LEARNING OBJECTIVES

• What age differences are there in prospective memory?

• What are some factors that help preserve memory as we grow older?

T

yler, an elderly man of 80, has been exercising his memory abilities since he reached his 60th birth­day. He has made sure to read voraciously, has done his crossword puzzles religiously, and has kept up on current events. At a recent family gathering, it was quite evident that such behavior paid off. In a game of

trivial pursuit, he was the ultimate winner. However, when his grandson told him nonstop about a car he wanted to buy, Tyler later had trouble recalling all of the details.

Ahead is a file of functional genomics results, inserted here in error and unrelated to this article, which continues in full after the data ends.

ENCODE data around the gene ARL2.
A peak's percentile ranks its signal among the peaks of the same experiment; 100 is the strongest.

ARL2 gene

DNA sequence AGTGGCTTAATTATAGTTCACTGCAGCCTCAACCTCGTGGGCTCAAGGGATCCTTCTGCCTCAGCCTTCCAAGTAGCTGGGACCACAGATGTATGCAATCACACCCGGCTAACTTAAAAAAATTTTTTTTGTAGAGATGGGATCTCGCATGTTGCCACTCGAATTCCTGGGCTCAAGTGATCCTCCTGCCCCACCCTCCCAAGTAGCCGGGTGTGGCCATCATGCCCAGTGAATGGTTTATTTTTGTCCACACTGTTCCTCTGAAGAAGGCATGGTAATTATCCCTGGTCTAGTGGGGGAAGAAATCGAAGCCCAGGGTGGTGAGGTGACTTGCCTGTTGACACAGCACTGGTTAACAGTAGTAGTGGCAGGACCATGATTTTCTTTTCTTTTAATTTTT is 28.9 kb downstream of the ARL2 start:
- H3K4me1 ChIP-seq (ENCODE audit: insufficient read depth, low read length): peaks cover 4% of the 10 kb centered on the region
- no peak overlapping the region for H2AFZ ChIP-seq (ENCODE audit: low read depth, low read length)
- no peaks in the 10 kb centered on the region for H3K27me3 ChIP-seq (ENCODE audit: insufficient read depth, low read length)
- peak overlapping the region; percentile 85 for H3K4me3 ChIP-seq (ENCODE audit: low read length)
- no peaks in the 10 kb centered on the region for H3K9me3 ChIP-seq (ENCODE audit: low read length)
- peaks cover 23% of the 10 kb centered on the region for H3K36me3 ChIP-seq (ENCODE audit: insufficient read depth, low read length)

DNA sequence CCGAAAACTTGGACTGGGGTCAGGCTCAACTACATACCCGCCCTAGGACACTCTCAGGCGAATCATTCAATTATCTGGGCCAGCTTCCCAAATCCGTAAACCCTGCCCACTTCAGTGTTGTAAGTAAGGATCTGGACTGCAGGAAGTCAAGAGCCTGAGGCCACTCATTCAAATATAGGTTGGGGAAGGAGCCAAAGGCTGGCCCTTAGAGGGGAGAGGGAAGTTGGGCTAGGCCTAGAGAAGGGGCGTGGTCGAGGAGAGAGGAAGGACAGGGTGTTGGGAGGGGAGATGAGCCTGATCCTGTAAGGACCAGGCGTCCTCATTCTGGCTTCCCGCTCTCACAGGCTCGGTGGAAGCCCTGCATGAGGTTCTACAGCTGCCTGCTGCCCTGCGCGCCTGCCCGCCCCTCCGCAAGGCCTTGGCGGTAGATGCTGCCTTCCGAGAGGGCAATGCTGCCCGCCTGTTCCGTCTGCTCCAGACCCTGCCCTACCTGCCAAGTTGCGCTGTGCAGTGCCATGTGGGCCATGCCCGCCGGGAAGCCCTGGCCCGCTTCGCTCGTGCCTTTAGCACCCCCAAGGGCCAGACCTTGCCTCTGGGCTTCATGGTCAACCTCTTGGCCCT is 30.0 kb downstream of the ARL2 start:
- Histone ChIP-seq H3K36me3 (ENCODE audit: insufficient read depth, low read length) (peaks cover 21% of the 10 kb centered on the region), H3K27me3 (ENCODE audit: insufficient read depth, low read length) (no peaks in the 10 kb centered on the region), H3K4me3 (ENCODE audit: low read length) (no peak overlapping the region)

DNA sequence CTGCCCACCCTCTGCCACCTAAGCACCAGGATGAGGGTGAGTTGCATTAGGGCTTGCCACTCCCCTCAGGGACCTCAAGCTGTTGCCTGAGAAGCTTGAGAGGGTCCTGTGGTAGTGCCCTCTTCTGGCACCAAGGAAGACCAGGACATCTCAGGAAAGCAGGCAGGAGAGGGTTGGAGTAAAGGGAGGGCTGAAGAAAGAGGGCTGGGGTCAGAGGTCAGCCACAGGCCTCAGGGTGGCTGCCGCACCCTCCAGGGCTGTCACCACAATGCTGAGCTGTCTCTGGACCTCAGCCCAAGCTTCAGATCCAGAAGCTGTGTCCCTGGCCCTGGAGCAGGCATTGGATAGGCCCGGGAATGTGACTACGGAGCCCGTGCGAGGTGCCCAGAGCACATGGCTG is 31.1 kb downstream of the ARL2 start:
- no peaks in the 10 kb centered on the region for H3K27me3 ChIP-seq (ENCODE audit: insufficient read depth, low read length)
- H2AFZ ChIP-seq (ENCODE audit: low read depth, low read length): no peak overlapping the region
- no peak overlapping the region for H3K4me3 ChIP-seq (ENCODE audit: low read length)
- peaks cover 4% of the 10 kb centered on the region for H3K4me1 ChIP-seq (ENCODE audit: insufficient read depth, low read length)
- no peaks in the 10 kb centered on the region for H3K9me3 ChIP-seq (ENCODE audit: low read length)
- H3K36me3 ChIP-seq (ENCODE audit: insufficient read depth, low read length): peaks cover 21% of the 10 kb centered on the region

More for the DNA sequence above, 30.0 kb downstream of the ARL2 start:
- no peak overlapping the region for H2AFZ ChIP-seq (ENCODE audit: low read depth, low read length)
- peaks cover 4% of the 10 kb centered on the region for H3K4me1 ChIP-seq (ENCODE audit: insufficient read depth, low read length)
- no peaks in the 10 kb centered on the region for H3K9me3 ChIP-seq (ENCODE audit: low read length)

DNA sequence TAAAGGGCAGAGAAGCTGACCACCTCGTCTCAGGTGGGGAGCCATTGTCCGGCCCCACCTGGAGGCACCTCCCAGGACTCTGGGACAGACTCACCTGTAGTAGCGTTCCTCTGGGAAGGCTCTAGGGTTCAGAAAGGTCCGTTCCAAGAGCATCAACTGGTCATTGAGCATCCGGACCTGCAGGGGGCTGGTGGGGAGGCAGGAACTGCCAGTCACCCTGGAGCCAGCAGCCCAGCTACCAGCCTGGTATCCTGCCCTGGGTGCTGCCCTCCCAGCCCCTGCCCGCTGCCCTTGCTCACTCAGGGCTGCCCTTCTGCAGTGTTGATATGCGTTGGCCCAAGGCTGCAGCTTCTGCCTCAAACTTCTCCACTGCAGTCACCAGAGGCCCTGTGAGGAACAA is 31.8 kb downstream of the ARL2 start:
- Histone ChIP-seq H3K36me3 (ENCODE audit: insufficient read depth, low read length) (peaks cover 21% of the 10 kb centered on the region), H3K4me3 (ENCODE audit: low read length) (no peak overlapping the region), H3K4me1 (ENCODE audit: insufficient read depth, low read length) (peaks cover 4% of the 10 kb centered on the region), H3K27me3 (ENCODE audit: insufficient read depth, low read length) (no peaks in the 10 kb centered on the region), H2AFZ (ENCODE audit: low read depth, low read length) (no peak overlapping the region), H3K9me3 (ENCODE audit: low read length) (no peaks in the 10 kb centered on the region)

As noted at the beginning of this chapter, mem­ory is so integral to our everyday life that we take it for granted. In the case of Tyler, using his memory of previously studied knowledge was extremely impor­tant in participating in family games. However, he still had trouble remembering the details of recently learned information. This difference in memory abil­ity has been the focus of a proliferation of research on age differences in memory in context or how memory operates in everyday life (Hertzog & Dunlosky, 1996; Park & Brown, 2001). This research is extremely important for three reasons. First, it may shed some light on the generalizability of findings based on lab­oratory tasks such as word-list recall. Second, new or alternative variables that affect performance could be uncovered, for example, factors that enhance memory functioning in older adults could be identi­fied. Third, research on everyday memory may force us to reconceptualize memory itself.